Runtime Tracing Library for TensorFlow

# TensorFlow Runtime Tracer

This project is a web application to monitor and trace TensorFlow scripts in the runtime on the op level.

It starts a web server upon the execution of the script. The web interface keeps track of all the session runs and can trace the execution on demand.

The goal of this tool is to facilitate the process of performance tuning with minimal code changes and insignificant runtime overhead. Both Higher-level (tf.estimator.Estimator) and Low-level (tf.train.MonitoredTrainingSession and co) APIs are supported. It also supports horovod and IBM Distributed Deep Learning (DDL). The tracing session can be saved, reloaded, and distributed effortlessly.

Some screenshots here.

## Installation

Use pip to install:

pip install tensorflow-tracer


## Quick Start

1. Install tensorflow-tracer and run an example:
$pip3 install tensorflow-tracer$ git clone https://github.com/xldrx/tensorflow-tracer.git
\$ python3 ./tensorflow-tracer/examples/estimator-example.py

2. Browse to: http://0.0.0.0:9999

## How to Use

1. Add tftracer to your code:

Estimator API:

from tftracer import TracingServer
...

tracing_server = TracingServer()
estimator.train(input_fn, hooks=[tracing_server.hook])


Low-Level API:

from tftracer import TracingServer
...
tracing_server = TracingServer()
with tf.train.MonitoredTrainingSession(hooks=[tracing_server.hook]):
...


[More examples here]

2. Run your code and browse to:

http://0.0.0.0:9999


## How to Trace an Existing Code

If you want to trace an existing script without any modification use tftracer.hook_inject Please note that this is experimental and may cause unexpected errors:

1. Add the following to the beggining of the main script: .. code-block:: python

import tftracer
tftracer.hook_inject()
...

2. Run your code and browse to http://0.0.0.0:9999

## Command line

Tracing sessions can be stored either through the web interface or by calling tracing_server.save_session(filename).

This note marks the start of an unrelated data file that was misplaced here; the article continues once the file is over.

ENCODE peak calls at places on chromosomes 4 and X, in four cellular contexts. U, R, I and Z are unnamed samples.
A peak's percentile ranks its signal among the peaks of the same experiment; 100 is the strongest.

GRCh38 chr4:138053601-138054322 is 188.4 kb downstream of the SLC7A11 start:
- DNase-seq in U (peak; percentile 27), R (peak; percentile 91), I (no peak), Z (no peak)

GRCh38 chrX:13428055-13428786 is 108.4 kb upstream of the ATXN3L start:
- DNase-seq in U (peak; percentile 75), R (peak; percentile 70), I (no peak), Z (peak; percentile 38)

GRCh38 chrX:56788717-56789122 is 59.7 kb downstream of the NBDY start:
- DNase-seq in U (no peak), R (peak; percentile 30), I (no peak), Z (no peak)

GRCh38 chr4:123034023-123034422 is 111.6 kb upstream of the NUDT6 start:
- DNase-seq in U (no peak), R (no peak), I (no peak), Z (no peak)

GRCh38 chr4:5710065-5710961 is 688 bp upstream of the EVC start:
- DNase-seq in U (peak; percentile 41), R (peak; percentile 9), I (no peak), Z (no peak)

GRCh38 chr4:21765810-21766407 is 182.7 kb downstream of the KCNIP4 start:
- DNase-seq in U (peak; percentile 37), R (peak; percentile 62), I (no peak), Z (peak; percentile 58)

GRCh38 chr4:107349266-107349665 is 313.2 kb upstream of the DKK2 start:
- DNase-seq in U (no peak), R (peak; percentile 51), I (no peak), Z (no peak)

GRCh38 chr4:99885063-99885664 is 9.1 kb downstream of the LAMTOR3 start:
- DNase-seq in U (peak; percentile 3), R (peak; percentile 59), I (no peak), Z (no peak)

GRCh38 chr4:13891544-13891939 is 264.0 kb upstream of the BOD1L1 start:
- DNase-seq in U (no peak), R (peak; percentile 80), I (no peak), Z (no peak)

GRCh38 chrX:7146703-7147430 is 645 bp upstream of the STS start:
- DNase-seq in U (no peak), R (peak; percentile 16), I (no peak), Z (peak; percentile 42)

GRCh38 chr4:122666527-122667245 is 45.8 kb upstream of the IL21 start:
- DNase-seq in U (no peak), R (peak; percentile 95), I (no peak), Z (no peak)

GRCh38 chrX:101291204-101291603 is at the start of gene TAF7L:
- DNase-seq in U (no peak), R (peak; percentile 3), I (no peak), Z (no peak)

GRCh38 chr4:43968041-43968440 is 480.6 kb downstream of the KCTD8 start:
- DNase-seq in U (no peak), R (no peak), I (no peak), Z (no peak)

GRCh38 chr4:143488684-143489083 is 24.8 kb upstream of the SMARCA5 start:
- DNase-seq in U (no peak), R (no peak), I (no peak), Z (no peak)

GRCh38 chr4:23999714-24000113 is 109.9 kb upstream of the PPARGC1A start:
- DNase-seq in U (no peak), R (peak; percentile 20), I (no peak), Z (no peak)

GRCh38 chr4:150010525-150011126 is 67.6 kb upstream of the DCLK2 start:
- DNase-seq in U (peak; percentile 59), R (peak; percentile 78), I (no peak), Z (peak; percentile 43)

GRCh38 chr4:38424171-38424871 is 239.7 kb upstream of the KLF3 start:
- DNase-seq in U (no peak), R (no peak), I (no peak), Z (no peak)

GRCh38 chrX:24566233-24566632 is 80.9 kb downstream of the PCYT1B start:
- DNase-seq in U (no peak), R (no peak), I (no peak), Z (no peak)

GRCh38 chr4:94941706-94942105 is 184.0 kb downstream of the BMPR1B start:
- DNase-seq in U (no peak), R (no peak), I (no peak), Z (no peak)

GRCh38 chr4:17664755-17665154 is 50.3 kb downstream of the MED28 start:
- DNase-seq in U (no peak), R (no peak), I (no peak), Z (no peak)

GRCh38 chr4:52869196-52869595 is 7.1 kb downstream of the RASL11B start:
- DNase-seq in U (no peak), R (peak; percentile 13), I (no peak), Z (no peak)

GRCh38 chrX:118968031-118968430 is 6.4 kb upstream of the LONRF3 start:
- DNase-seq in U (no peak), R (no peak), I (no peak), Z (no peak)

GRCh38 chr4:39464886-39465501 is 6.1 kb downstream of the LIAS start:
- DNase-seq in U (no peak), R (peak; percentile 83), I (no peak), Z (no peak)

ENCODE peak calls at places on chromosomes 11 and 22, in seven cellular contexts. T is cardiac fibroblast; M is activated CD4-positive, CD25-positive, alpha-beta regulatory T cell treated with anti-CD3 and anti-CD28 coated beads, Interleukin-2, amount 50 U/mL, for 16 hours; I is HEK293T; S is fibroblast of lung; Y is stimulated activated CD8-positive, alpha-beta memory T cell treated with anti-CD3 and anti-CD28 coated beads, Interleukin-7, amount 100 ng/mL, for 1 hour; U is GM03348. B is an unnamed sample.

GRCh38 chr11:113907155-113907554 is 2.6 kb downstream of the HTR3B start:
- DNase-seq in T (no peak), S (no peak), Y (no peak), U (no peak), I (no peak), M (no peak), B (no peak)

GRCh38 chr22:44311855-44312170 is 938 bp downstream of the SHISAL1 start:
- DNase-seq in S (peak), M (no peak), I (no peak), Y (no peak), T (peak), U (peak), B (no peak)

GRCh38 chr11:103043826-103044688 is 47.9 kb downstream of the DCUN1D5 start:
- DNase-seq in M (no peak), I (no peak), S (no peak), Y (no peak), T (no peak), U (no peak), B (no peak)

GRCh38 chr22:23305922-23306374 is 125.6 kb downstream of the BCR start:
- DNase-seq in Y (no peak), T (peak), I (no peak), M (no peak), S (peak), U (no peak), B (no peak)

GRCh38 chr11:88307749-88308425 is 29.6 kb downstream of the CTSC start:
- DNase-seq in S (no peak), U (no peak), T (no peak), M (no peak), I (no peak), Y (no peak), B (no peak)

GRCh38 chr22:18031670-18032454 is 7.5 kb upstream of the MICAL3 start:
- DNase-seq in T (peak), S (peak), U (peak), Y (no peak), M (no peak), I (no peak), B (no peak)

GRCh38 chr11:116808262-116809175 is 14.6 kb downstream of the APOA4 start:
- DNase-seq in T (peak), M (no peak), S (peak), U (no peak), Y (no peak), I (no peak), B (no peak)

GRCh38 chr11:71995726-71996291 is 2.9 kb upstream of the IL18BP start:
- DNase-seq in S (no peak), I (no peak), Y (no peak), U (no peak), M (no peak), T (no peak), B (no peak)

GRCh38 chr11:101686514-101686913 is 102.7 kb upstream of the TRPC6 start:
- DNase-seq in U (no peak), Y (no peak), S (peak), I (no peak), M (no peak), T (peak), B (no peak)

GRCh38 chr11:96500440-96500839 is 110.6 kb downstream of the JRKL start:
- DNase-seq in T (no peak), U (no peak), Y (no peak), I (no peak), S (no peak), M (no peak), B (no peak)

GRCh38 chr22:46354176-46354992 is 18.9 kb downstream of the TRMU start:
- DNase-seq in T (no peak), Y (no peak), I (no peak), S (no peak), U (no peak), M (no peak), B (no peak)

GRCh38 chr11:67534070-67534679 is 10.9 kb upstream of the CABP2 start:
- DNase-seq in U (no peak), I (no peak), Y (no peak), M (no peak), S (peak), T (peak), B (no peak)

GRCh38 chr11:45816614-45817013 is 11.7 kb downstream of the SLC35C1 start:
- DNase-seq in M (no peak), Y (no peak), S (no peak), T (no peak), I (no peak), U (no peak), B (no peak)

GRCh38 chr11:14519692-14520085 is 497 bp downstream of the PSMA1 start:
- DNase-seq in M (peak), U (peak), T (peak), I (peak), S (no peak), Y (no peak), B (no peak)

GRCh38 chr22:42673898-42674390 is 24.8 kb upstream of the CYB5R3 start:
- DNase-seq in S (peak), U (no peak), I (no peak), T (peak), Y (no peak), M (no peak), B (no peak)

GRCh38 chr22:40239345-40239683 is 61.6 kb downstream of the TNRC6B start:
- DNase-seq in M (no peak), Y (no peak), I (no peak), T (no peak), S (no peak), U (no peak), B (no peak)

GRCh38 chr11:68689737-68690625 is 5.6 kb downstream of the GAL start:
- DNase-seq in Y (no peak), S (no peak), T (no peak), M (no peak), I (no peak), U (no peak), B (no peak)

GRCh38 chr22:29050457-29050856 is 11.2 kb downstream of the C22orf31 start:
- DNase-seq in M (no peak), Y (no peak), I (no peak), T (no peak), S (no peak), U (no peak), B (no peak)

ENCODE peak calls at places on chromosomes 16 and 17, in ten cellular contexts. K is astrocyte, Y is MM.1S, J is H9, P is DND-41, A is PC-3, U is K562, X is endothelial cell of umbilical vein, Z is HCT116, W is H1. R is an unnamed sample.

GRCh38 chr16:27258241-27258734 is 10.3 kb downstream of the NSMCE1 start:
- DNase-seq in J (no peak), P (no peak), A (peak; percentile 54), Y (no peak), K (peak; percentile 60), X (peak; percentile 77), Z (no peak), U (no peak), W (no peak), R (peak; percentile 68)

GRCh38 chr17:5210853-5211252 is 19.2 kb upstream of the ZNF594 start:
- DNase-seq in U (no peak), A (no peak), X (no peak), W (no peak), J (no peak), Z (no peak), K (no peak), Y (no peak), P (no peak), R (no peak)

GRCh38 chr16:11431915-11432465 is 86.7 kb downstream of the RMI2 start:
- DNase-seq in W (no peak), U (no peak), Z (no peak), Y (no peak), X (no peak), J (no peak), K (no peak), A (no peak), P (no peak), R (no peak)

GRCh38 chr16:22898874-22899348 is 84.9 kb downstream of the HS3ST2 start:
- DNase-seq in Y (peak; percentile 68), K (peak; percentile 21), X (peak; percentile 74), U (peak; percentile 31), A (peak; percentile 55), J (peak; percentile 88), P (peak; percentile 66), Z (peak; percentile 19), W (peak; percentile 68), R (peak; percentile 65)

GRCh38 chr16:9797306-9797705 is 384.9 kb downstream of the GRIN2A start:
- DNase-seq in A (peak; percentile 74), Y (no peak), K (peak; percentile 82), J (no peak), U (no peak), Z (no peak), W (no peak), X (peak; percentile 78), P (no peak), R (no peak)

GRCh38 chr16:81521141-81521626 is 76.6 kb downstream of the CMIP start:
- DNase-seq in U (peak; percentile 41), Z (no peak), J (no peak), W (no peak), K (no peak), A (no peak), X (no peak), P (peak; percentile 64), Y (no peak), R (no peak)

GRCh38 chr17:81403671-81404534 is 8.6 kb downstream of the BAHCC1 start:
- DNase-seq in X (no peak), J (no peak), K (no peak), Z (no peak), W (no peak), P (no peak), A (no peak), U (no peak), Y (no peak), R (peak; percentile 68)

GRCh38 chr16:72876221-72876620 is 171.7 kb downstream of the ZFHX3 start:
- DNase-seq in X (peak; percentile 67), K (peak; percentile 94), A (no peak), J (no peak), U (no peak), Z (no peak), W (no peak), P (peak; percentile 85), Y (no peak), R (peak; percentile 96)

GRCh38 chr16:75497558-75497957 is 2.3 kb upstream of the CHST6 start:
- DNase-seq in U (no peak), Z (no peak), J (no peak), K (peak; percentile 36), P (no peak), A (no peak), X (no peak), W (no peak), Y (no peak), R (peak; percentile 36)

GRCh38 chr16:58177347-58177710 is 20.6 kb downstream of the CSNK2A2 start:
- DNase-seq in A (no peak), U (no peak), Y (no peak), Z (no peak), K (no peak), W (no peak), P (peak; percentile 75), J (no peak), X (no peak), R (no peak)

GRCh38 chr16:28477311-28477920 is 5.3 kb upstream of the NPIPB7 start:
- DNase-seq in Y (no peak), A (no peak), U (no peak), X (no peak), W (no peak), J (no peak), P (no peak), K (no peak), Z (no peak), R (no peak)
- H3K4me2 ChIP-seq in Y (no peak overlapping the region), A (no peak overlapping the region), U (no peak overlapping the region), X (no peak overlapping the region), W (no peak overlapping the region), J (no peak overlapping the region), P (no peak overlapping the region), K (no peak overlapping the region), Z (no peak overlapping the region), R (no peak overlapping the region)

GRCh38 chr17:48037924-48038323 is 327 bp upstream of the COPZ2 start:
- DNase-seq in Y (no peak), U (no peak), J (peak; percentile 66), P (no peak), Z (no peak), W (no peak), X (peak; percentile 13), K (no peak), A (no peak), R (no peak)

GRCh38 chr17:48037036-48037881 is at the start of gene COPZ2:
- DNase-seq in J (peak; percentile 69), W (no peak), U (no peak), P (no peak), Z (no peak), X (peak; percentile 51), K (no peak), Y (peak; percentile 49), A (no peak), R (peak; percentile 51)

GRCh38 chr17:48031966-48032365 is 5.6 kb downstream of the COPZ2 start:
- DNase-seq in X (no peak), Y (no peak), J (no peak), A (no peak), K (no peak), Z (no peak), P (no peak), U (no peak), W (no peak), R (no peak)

To reload a session, run this in the terminal:

tftracer filename


Then browse to:

http://0.0.0.0:9999


## API

Full Documentation is here.

## Known Bugs/Limitations

• Only Python3 is supported.
• The web interface loads javascript/css libraries remotely (e.g. vue.js, ui-kit, jquery, jquery-ui, Google Roboto, awesome-icons, ... ). Therefore an active internet connection is needed to properly render the interface. The tracing server does not require any remote connection.
• All traces are kept in the memory while tracing server is running.
• Tracing uses tf.train.SessionRunHook and is unable to trace auxiliary runs such as init_op.
• The tracing capability is limited to what tf.RunMetadata offers. For example, CUPTI events are missing when tracing a distributed job.
• HTTPS is not supported.

### How to trace/visualize just one session run?

Use tftracer.Timeline. for example:

    from tftracer import Timeline
...
with tf.train.MonitoredTrainingSession() as sess:
with Timeline() as tl:
sess.run(fetches, **tl.kwargs)
...
tl.visualize(filename)


### Comparision to TensorBoard?

The nature of this project is a short-lived light-weight interactive tracing interface to monitor and trace execution on the op-level. In comparison TensorBoard is a full-featured tool to inspect the application on many levels:

• tftracer does not make any assumption about the dataflow DAG. There is no need to add any additional op to the data flow dag (i.e. tf.summary) or having a global step.

• tftracer runs as a thread and lives from the start of the execution and lasts until the end of it. TensorBoard runs as a separate process and can outlive the main script.

## Cite this tool

@misc{hashemi-tftracer-2018,
title = {TensorFlow Runtime Tracer},
year = {2018},
publisher = {GitHub},
journal = {GitHub repository},
howpublished = {\url{https://github.com/xldrx/tensorflow-tracer}},
}


## Project details

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